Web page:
I started reading 20 pages of a book a day. It’s been more than 2 years now and I’ve read 101 books in that period. There is no way I will increase the number in the future.

Why?

Because reading 40 to 50 books a year is enough.

The same thing applies to every other habit out there.

Pick a (small) number and stay at it.

3. Bad Days Are 100 Percent Occurrence

No matter how great you are, you will have bad days where you won’t do your habit. Period.

There is no way of going around this. So it’s better to prepare yourself for when that happens instead of thinking that it won’t ever happen.

What I do when I miss a day of my habit(s) is that I try to bounce back the next day while trying to do habits for both of those days.

Example for that is if I read 20 pages of a book a day and I miss a day, the next day I will have to read 40 pages of a book. If I miss writing 500 words, the next day I need to write 1000.

This is a really important point we will discuss later on rewards and punishments.

This is how I prepare for the bad days when I skip my habit(s) and it’s a model you should take as well.

4. Those Who Track It, Hack It

When you track an activity, you can objectively tell what you did in the past days, weeks, months, and years. If you don’t track, you will for sure forget everything you did.

There are many different ways you can track your activities today, from Habitica to a simple Excel sheet that I use, to even a Whatsapp Tracker.

Peter Drucker said,

“What you track is what you do.”

So track it to do it — it really helps.

But tracking is accompanied by one more easy activity — measuring.

5. Measure Once, Do Twice

Peter Drucker also said,

“What you measure is what you improve.”

So alongside my tracker, I have numbers with which I measure doses of daily activities:

For reading, it’s 20 pages.
For writing, it’s 500 words.
For the gym, it’s 1 (I went) or 0 (didn’t go).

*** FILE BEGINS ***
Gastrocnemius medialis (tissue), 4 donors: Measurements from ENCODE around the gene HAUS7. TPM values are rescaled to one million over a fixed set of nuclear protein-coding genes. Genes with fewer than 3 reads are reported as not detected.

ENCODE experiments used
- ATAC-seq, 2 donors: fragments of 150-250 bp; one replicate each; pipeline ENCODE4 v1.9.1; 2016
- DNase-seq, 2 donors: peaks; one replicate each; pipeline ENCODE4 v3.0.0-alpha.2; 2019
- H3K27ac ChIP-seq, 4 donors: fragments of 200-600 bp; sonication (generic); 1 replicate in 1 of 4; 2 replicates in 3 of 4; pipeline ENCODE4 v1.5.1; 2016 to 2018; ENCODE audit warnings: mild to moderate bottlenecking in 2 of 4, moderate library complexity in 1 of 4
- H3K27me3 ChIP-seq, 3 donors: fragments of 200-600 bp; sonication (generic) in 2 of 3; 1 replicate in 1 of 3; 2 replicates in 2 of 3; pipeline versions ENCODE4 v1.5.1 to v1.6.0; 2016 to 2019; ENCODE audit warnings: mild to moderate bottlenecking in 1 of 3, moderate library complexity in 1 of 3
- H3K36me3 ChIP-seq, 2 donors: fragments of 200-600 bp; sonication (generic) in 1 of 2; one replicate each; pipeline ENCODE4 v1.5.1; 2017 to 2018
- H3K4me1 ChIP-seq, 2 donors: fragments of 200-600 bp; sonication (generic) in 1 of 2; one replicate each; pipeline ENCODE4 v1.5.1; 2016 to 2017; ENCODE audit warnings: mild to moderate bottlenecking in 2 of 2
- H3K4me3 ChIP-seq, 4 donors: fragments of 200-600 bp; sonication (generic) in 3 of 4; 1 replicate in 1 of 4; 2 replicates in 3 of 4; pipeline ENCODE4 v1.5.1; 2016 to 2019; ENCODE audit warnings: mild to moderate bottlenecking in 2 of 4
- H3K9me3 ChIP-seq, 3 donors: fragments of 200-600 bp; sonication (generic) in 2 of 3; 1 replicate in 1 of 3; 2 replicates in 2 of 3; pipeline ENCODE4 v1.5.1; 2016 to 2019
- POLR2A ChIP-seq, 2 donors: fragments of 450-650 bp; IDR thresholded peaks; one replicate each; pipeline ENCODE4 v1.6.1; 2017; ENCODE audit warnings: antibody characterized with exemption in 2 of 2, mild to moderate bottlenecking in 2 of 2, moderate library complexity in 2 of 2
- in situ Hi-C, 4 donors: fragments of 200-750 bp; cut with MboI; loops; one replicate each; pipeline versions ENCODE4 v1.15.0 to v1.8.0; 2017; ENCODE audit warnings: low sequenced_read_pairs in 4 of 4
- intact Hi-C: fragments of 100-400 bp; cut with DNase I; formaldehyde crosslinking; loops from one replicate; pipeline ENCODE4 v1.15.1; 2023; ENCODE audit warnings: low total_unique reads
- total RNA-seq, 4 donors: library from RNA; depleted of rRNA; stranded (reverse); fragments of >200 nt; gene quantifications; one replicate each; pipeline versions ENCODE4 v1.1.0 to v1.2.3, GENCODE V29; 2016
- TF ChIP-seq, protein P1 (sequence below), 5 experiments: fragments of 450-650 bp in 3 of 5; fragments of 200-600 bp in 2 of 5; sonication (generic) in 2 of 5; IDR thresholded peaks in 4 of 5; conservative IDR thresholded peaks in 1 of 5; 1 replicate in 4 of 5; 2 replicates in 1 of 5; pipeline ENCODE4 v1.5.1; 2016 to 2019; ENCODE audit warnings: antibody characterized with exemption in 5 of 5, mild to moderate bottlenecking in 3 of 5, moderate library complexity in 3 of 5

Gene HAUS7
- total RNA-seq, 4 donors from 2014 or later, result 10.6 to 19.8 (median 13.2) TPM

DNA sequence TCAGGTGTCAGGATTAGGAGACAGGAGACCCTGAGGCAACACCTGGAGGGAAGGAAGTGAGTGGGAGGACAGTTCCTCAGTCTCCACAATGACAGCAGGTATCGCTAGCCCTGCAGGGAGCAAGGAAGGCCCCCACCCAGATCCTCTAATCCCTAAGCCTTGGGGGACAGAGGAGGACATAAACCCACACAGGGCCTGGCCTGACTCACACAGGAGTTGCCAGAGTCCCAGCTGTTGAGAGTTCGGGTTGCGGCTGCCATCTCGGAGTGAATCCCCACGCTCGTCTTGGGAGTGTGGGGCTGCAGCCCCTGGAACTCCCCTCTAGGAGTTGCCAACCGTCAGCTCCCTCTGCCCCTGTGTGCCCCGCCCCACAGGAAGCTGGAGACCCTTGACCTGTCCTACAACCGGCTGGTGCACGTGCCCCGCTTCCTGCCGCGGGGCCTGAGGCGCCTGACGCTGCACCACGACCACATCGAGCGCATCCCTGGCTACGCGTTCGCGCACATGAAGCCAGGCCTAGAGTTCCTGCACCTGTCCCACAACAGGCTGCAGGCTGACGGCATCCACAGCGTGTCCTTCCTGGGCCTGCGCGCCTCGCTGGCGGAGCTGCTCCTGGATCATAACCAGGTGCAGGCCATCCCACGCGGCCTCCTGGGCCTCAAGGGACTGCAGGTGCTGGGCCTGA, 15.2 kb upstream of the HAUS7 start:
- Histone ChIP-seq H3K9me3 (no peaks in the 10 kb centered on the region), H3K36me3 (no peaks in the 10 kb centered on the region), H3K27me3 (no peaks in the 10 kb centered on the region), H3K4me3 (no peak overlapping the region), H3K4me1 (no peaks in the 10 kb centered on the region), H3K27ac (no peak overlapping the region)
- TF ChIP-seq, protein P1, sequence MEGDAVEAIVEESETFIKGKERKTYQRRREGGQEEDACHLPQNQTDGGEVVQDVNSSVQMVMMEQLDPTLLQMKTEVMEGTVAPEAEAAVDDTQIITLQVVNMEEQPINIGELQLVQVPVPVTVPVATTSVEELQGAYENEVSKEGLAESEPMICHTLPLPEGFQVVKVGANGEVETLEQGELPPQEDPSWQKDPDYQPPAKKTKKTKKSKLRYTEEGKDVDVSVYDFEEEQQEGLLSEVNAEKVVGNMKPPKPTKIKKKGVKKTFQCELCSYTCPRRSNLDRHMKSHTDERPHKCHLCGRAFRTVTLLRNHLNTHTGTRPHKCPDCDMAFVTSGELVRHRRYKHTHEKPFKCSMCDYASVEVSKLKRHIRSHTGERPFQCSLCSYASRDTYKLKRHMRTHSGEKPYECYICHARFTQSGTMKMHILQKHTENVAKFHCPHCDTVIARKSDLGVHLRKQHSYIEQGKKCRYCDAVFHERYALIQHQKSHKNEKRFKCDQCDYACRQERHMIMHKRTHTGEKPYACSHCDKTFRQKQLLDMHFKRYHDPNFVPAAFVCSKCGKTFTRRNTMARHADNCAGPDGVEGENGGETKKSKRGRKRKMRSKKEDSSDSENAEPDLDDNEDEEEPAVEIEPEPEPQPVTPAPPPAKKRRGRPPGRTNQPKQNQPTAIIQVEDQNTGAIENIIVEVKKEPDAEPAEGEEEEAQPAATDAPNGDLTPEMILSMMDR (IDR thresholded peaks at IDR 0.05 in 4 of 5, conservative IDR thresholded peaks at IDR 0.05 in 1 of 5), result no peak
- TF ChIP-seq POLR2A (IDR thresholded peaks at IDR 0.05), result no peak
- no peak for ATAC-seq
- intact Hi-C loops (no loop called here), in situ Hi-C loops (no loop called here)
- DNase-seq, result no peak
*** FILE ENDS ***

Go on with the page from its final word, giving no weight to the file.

For budgeting, it’s writing down the incomes and expenses.

Tracking and measuring go hand in hand, they take less than 20 seconds a day but they create so much momentum that it’s unbelievable.

6. All Days Make a Difference

Will one day in the gym make you fit? It won’t.

Will two? They won’t.

Will three? They won’t.

Which means that a single gym session won’t make you fit. But after 100 gym sessions, you will look and feel fit.

What happened? Which one made you fit?

The answer to this (Sorites paradox)[1] is that no single gym session made you fit, they all did.

No single day makes a difference, but when combined, they all do. So trust the process and keep on going (small).

7. They Are Never Fully Automated

Gurus tell you that habits become automatic. And yes, some of them do, like showering a certain way of brushing your teeth.

But some habits don’t become automatic, they become a lifestyle.

What I mean by that is that you won’t automatically “wake up” in the gym and wonder how you got there.

It will just become a part of your lifestyle.

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The difference is that you do the first one automatically, without conscious thought, while the other is a part of how you live your life.

It’s not automatic, but it’s a decision you don’t ponder on or think about — you simply do it.

It will become easy at a certain point, but they will never become fully automated.

8. What Got You Here Won’t Get You There

Marshall Goldsmith has a great book with the same title to it. The phrase means that sometimes, you will need to ditch certain habits to make room for other ones which will bring you to the next step.

Don’t be afraid to evolve your habits when you sense that they don’t bring you where you want to go.

When I started reading, it was about reading business and tactic books. But two years into it, I switched to philosophy books which don’t teach me anything “applicable,” but instead teach me how to think.

The most important ability of the 21st century is the ability to learn, unlearn, and relearn. The strongest tree is the willow tree – not because it has the strongest root or biggest trunk, but because it is flexible enough to endure and sustain anything.